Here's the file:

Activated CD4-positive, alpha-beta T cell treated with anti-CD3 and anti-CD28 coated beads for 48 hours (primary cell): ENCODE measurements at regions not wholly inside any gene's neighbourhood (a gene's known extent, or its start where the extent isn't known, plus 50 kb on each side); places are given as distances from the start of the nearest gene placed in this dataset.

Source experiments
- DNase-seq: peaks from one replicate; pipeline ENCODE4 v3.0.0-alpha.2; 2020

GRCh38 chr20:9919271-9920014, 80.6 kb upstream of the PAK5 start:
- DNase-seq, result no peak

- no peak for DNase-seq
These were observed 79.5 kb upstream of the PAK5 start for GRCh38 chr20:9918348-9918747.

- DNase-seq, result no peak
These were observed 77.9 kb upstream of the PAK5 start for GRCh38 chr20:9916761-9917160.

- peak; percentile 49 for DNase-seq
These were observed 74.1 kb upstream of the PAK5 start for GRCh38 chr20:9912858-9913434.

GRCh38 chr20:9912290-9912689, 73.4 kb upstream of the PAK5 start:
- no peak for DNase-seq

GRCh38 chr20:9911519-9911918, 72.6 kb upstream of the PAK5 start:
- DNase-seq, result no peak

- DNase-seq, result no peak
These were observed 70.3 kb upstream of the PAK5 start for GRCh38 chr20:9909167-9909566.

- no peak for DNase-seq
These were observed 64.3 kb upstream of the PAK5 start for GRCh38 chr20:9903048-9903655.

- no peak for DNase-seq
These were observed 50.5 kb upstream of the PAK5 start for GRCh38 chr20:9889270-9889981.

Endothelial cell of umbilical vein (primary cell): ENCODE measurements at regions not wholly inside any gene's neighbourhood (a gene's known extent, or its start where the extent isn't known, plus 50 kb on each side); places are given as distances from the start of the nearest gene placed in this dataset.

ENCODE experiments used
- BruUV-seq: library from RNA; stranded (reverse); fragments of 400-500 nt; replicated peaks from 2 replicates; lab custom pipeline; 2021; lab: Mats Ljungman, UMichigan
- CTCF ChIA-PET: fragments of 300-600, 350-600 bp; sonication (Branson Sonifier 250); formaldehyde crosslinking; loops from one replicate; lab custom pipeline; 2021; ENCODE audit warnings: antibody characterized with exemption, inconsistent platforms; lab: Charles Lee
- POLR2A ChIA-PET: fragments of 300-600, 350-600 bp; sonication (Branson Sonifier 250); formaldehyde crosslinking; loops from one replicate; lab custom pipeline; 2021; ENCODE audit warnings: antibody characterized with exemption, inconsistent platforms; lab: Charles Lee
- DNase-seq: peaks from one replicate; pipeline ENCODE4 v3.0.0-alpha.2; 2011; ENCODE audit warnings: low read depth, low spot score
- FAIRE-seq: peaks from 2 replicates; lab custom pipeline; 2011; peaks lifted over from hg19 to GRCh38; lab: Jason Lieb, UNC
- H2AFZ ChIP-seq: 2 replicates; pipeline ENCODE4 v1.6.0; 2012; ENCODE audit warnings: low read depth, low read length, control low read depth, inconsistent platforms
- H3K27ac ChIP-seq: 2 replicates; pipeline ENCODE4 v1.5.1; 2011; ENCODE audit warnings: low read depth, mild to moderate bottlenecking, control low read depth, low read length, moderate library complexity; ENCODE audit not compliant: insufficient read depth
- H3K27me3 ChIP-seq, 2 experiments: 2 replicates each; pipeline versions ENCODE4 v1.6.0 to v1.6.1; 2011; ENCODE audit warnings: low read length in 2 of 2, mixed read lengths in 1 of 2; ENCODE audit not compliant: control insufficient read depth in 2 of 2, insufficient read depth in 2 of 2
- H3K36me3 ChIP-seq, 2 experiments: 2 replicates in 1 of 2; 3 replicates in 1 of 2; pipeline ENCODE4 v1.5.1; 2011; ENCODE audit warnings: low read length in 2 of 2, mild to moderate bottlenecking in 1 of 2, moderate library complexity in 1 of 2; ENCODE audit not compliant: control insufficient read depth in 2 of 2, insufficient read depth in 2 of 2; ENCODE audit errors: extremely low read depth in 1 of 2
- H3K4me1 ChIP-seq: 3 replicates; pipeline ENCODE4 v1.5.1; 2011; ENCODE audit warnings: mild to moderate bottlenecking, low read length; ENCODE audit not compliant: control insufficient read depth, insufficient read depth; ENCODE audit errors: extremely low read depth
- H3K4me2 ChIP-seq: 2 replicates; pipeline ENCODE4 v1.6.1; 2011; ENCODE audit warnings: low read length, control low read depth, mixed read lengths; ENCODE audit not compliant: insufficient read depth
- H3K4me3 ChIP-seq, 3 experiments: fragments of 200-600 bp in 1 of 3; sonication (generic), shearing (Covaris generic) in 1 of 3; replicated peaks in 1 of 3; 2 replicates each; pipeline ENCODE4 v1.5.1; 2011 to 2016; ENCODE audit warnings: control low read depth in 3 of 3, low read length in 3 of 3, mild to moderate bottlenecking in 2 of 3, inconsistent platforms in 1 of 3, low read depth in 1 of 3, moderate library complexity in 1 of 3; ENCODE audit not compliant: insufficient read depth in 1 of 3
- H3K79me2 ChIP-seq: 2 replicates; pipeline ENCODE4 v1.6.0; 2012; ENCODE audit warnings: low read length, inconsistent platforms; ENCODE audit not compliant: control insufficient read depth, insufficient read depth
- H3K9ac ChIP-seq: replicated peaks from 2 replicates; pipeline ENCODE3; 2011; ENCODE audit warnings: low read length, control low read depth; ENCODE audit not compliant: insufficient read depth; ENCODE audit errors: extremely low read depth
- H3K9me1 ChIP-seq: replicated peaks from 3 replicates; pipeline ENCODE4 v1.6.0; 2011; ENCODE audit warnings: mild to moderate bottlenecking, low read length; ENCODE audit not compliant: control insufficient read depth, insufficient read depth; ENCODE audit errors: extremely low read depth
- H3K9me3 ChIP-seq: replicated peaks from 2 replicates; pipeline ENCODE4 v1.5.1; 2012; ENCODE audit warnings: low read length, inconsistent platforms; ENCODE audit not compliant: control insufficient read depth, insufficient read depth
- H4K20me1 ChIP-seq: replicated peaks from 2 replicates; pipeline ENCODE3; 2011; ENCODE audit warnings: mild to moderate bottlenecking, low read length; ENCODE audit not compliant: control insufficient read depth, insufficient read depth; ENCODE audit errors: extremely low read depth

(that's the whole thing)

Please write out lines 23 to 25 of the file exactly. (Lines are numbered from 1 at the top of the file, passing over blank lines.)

ENCODE experiments used
- BruUV-seq: library from RNA; stranded (reverse); fragments of 400-500 nt; replicated peaks from 2 replicates; lab custom pipeline; 2021; lab: Mats Ljungman, UMichigan
- CTCF ChIA-PET: fragments of 300-600, 350-600 bp; sonication (Branson Sonifier 250); formaldehyde crosslinking; loops from one replicate; lab custom pipeline; 2021; ENCODE audit warnings: antibody characterized with exemption, inconsistent platforms; lab: Charles Lee